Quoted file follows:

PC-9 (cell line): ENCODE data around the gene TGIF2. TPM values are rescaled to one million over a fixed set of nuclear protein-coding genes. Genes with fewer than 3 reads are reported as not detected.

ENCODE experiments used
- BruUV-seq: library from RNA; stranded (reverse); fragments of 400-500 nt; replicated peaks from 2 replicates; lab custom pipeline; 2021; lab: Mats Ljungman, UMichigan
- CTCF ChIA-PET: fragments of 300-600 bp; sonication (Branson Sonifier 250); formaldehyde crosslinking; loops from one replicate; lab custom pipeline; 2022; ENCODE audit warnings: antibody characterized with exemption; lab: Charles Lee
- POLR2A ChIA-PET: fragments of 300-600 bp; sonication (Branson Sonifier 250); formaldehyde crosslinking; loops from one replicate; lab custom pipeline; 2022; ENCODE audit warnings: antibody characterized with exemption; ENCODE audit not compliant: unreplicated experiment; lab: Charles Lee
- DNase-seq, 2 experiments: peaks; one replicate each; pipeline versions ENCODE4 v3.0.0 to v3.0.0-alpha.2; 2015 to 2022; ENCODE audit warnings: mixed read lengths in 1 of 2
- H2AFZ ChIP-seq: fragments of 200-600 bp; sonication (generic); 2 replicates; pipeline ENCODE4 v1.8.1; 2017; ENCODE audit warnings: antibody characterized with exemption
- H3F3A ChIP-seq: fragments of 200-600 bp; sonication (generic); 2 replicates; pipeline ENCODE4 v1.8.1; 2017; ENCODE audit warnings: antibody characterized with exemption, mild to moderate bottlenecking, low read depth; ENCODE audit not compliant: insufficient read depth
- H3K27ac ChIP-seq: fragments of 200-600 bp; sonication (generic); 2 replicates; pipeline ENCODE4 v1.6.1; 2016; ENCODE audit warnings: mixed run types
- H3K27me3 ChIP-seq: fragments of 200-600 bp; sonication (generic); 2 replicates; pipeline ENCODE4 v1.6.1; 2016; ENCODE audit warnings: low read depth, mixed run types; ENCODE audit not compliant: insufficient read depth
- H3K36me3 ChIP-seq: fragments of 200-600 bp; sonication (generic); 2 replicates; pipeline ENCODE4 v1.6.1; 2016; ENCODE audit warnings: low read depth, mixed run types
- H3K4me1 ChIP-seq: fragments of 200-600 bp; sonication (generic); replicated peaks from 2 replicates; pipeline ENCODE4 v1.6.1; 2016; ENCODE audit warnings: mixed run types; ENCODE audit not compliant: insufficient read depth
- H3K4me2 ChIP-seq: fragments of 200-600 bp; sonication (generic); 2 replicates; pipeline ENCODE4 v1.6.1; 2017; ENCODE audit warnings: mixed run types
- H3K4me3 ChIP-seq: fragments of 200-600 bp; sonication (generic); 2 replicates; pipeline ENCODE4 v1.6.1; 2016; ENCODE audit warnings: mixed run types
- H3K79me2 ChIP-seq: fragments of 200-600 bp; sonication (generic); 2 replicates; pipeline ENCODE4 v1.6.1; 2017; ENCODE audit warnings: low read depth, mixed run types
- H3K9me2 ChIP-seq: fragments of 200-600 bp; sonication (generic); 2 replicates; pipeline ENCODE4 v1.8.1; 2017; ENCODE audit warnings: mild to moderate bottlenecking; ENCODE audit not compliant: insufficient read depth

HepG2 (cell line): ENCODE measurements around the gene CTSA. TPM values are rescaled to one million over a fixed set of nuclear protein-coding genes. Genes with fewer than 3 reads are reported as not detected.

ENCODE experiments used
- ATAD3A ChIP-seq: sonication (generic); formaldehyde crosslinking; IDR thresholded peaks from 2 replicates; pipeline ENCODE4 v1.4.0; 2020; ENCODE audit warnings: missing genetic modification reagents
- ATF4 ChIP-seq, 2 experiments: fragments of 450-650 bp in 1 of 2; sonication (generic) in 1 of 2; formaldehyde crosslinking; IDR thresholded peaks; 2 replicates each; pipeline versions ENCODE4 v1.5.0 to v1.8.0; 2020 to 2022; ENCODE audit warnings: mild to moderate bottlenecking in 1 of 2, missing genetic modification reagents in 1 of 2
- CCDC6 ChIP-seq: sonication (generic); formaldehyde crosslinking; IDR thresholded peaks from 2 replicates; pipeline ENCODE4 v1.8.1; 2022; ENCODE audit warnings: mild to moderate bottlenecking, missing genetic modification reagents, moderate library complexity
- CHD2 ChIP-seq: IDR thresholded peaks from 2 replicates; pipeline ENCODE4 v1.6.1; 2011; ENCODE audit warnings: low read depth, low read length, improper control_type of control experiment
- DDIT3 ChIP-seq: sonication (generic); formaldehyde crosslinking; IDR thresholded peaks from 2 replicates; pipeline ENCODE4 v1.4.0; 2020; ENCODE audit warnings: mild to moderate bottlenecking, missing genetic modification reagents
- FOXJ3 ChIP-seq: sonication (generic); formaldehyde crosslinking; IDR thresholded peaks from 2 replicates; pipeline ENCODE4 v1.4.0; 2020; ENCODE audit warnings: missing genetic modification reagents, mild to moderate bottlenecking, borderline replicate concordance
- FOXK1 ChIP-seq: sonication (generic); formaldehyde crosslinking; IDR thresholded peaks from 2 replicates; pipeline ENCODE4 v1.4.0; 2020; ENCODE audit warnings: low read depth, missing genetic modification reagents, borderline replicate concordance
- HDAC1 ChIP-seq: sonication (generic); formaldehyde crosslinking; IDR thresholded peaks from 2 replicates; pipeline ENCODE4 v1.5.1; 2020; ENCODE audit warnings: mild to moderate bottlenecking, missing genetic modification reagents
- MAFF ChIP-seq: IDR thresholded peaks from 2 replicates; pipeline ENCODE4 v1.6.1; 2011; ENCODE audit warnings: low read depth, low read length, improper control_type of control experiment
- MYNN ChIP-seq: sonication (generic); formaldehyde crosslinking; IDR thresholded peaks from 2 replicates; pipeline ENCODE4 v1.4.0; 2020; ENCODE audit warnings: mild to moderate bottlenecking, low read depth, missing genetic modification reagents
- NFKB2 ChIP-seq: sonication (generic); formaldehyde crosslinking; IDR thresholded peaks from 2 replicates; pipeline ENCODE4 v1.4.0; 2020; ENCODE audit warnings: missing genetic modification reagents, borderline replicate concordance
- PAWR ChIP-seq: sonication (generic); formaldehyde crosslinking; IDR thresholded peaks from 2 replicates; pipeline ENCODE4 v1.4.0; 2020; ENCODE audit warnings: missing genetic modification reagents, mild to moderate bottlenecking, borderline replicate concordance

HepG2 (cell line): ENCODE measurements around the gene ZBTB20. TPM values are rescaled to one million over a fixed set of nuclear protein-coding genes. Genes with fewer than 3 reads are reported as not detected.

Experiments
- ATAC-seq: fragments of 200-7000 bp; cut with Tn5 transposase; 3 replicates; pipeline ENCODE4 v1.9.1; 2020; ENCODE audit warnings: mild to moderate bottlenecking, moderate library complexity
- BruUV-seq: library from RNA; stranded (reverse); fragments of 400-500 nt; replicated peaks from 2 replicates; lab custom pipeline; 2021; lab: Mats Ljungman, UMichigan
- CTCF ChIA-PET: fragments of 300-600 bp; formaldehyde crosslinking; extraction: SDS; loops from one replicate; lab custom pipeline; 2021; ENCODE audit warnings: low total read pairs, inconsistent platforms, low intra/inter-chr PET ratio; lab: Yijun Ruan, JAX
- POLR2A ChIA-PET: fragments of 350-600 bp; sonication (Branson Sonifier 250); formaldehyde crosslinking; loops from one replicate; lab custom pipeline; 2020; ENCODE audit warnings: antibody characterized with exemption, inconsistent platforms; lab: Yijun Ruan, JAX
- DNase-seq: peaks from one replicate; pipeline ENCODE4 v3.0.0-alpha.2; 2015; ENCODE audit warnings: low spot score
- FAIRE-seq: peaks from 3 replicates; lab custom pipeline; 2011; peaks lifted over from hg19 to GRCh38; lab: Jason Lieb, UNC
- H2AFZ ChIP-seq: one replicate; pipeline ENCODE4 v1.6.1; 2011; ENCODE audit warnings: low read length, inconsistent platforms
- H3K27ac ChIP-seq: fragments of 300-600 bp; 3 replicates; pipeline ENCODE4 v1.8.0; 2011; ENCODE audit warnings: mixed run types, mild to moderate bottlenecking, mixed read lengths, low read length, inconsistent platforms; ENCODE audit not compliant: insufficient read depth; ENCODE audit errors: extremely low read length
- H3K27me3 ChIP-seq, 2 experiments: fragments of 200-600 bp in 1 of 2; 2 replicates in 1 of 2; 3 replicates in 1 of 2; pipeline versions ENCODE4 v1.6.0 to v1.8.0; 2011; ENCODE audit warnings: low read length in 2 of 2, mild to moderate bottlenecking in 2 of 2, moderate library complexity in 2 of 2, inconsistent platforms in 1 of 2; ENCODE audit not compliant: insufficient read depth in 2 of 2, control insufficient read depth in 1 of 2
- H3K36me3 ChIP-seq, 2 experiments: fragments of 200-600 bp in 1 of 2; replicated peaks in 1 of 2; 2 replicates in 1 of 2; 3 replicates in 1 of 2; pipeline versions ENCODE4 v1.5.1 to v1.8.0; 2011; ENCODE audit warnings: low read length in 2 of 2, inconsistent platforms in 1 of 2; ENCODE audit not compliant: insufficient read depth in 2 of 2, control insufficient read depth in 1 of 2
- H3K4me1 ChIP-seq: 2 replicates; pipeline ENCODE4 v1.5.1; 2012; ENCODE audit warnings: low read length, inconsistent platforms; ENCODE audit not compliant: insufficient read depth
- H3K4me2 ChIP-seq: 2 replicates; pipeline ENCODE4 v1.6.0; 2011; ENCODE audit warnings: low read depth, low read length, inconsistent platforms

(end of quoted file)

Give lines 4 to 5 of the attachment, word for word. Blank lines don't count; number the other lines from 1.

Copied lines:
- CTCF ChIA-PET: fragments of 300-600 bp; sonication (Branson Sonifier 250); formaldehyde crosslinking; loops from one replicate; lab custom pipeline; 2022; ENCODE audit warnings: antibody characterized with exemption; lab: Charles Lee
- POLR2A ChIA-PET: fragments of 300-600 bp; sonication (Branson Sonifier 250); formaldehyde crosslinking; loops from one replicate; lab custom pipeline; 2022; ENCODE audit warnings: antibody characterized with exemption; ENCODE audit not compliant: unreplicated experiment; lab: Charles Lee